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    An attitude, a journey, means and context.A testimony of Fr. Beppe Lavelli SJ. In winter it's in Villapizzone and during Advent, Lent and throughout the summer it’s in Selva di Val Gardena where Fr. Beppe Lavelli, turning 58 in November meets thousands of young people every year. He listens to their anxieties and difficulties, dreams and helps them discover their gifts.  And he recalls: "Since I was a teenager my greatest desire was to build beautiful relationships with people". He came in touch with the Society after his high school diploma in Science at Selva di Val Gardena. "I was very impressed by the way the Jesuits spread the Word of God and by their interior freedom. Today I am a Jesuit because I feel at home with my companions and I came to understand that together we are rendering a precious service to people. But how do you accompany a young person today within this fluid society where families are often fragile and challenged? "I would say that the starting point is an attitude of true welcome, of respecting the young person’s journey and his life.  It is somewhat like Moses who takes off his sandals in front of the sacredness of a person’s life.  Then one should listen profoundly to what the young person is saying as he opens his heart to him.  It is listening confidently.  It is trusting both the young person and what the Lord is doing. In this way the young person himself can start to believe that the Lord himself is speaking to him, and then to understand what the Word of God is saying to him. This is the significance of annotation 15 of the Spiritual Exercises of Saint Ignatius. It is also important to offer young people a journey that has some landmarks, some essential points of reference: - helping the young person to examine his own life in order to discover his gifts.  Let the first step be recognising the good received. - enabling him to get in touch with his desires and to discover his deepest desire so that it becomes the fountain of his existence. In the Gospel of John, the first words of Jesus to the two who were following were: "What are you looking for?". The first thing the Lord reveals that he has very much at heart is the desire of those who follow him.  It is important to nurture this desire, let it surface and believe in it. - Another step is the recognition of our fears. When we identify them, we become free of them and they do not remain the controlling factor behind our actions. We should trust that we can face them with courage and humility.  We can win this battle with our fears as David won over Goliath. - Finally let us allow Our Lord to show us our true identity, our new name. We are constantly growing in our identity.  We discover it gradually.  Our identity is like the gradual development of a film rather than a photograph. To help young people along these stages of their journey we offer them three tools: a prayer method, giving them a lot of space to pray on the Word of God.  Cardinal Martini was a great inspiration to us for this type of prayer; teach them how to apply the rules of discernment of the Spiritual Exercises to their lives and finally teach them how to examine their conscience so that they are able to examine themselves by recollecting themselves at certain periods of the day. Finally, the context is also very important for the spiritual growth of young people. It is not only one’s personal relationship with the Lord that is important but I think the sharing of personal experiences within a group of young people who are undergoing the same journey is very helpful to them as they learn from each other what the Lord is doing in their lives. Let me now return to the respect and trust that the companion should practise when listening. The companion should speak very little and should do so especially after listening to what the young person has to say.  Another suggestion I would give is never to set oneself as an example; the Lord is much greater than what the companion can say or think of and perhaps the Lord has far greater and new things in store for the young person and maybe for the companion also. It is important that the companion is available, he is there to listen and can establish a totally free relationship with the young person and is able also to let go of it. A recommendation I would make to the religious is that it is also important that these young people experience life within communities that are open and welcoming to them.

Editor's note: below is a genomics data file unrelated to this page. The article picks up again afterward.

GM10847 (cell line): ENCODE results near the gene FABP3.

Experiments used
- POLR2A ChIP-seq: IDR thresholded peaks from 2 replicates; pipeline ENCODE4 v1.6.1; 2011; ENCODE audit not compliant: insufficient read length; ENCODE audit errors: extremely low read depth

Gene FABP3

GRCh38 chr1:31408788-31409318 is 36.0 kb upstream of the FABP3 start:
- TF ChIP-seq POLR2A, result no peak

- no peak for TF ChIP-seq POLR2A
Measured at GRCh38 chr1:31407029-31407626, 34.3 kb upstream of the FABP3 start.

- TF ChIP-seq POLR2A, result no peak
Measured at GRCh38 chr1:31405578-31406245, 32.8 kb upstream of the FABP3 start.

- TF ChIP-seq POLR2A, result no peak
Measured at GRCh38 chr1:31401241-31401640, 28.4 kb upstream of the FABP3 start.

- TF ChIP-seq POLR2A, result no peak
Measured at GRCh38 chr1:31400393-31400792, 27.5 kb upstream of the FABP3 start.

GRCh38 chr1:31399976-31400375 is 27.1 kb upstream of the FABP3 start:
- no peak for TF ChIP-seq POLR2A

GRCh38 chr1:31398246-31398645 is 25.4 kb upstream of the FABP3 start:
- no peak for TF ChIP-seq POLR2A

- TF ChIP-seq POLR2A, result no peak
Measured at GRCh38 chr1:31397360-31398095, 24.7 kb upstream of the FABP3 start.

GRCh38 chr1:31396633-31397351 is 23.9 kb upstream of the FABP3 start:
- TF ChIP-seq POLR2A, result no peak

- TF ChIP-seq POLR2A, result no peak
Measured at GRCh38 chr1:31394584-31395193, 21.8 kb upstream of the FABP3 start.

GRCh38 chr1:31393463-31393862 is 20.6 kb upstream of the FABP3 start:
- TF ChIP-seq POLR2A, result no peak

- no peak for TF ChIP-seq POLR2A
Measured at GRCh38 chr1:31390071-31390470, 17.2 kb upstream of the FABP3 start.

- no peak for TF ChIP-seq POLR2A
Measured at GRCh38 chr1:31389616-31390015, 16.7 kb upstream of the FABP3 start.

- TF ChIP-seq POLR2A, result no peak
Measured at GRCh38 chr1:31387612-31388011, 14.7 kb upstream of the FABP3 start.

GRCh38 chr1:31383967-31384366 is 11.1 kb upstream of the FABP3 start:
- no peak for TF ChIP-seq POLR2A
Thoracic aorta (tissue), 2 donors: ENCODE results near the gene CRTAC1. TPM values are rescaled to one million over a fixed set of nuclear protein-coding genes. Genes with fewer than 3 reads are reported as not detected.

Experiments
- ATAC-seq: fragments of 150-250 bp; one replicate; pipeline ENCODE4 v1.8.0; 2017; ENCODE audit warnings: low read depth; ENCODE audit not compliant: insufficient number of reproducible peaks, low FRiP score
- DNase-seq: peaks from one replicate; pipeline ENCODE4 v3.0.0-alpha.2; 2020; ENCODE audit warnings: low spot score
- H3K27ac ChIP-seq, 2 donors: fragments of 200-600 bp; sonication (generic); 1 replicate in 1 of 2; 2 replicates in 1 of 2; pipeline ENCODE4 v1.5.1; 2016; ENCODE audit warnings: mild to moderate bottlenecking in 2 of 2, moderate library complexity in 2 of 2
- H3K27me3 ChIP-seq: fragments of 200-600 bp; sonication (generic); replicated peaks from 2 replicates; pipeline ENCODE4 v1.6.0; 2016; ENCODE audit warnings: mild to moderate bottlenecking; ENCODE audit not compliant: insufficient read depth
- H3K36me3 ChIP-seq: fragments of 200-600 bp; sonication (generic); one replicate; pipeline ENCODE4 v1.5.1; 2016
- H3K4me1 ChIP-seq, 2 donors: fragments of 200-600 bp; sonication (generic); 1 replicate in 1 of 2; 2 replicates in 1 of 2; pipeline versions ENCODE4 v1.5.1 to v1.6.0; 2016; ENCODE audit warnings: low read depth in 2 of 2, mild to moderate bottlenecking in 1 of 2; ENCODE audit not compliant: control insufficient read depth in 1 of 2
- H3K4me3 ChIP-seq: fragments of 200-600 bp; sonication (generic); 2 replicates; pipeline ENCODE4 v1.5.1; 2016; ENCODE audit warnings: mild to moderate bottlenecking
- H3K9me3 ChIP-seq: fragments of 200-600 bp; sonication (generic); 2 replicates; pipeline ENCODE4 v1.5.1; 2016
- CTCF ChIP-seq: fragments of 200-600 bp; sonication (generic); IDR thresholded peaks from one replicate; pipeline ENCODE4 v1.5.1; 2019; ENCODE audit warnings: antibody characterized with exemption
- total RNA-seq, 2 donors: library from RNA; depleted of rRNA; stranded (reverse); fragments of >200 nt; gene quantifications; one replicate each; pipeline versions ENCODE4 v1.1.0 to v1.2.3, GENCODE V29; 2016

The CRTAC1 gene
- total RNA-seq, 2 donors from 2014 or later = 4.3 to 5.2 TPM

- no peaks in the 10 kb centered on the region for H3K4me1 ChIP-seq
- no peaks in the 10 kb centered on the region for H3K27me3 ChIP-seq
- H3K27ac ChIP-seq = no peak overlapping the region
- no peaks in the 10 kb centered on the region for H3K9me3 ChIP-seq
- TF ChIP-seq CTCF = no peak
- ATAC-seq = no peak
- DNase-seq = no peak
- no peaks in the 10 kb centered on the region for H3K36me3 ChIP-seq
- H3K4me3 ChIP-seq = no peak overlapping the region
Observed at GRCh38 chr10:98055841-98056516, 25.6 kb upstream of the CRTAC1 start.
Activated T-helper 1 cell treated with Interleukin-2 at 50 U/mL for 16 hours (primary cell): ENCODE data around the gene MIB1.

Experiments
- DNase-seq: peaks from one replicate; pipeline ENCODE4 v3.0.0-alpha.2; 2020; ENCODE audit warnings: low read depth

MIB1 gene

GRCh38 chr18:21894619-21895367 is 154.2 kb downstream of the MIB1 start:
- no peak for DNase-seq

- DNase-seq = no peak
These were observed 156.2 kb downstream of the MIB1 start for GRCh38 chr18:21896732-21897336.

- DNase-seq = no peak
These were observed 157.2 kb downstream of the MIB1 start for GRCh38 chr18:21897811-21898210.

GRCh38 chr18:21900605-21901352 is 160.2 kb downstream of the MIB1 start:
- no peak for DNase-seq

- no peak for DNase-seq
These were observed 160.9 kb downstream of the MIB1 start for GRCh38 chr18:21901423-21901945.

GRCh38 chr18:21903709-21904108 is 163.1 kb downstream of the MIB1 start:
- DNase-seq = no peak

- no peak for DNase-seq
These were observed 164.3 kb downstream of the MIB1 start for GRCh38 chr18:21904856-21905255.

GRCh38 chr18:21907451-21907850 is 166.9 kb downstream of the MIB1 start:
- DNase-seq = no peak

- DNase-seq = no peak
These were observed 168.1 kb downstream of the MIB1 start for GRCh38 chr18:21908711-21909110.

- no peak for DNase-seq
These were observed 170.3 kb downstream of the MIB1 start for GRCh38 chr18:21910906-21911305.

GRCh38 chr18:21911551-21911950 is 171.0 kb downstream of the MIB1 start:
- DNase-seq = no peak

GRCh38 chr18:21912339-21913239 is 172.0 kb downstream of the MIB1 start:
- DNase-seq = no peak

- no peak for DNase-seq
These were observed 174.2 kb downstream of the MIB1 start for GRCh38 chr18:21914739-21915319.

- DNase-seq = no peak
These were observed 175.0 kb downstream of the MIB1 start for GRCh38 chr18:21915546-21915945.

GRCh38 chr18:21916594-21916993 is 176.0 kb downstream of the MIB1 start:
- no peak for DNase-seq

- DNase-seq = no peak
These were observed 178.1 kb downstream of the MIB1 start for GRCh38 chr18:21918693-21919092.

The idea was given birth a few years ago in Selva by some families: "bringing together the realities in the Italian territory where experiences of Ignatian spirituality are already being organised in a lay and domestic form," Marco Berti, secretary of the RIA explains. "Families from various areas who form groups and / or organise experiences of Ignatian spirituality for families and couples, can in this way collaborate together, exchange methods, formation material, ideas, programs and can themselves become guides and spread the experience ". This network is being organized in local /territorial meeting places (domus), where the local people can attend for the planned programs. Thus a website has been activated http://www.retefamiglieignaziane.org/  , which is a forum for discussion and encounter, where one can search for programs for married and engaged couples or subscribe to a newsletter and remain updated with new initiatives. “This reality is open to all and offered to all those who have at heart a form of family spirituality that is focused and directive, well aware that the most important aspect of formation is disseminating the Spiritual Exercises of Saint Ignatius so that the family becomes more and more a nucleus which is alive and prophetic rather than simply belonging to a specific pastoral ministry ". This is the specific plan that the promoters are working on for the next meeting, a seminar on the accompaniment of couples scheduled in Bologna from 12 to 13 October. “The wider project within which this event is inserted” Fr Beppe Trotta points out “is that of “rereading” in a pluralistic form the different essential aspects of the Ignatian Spiritual Exercises in the conviction that there is a possibility of a “plural variation” which can adapt the proposal of the Spiritual Exercises to the specific characteristics of couples and families.” The program in this sense is a deepening of spiritual accompaniment and has some traits and characteristics and elements which are fundamental to the focus of accompaniment of the couple and an approach which is a form of an instrument which was developed by Maria Teresa Zattoni. From these two introductory relationships we can start the true work of elaboration which is done on Saturday afternoons and Sunday mornings on the theme of spiritual accompaniment of the couple in an Ignatian form. For more information write to segreteria@retefamiglieignaziane.org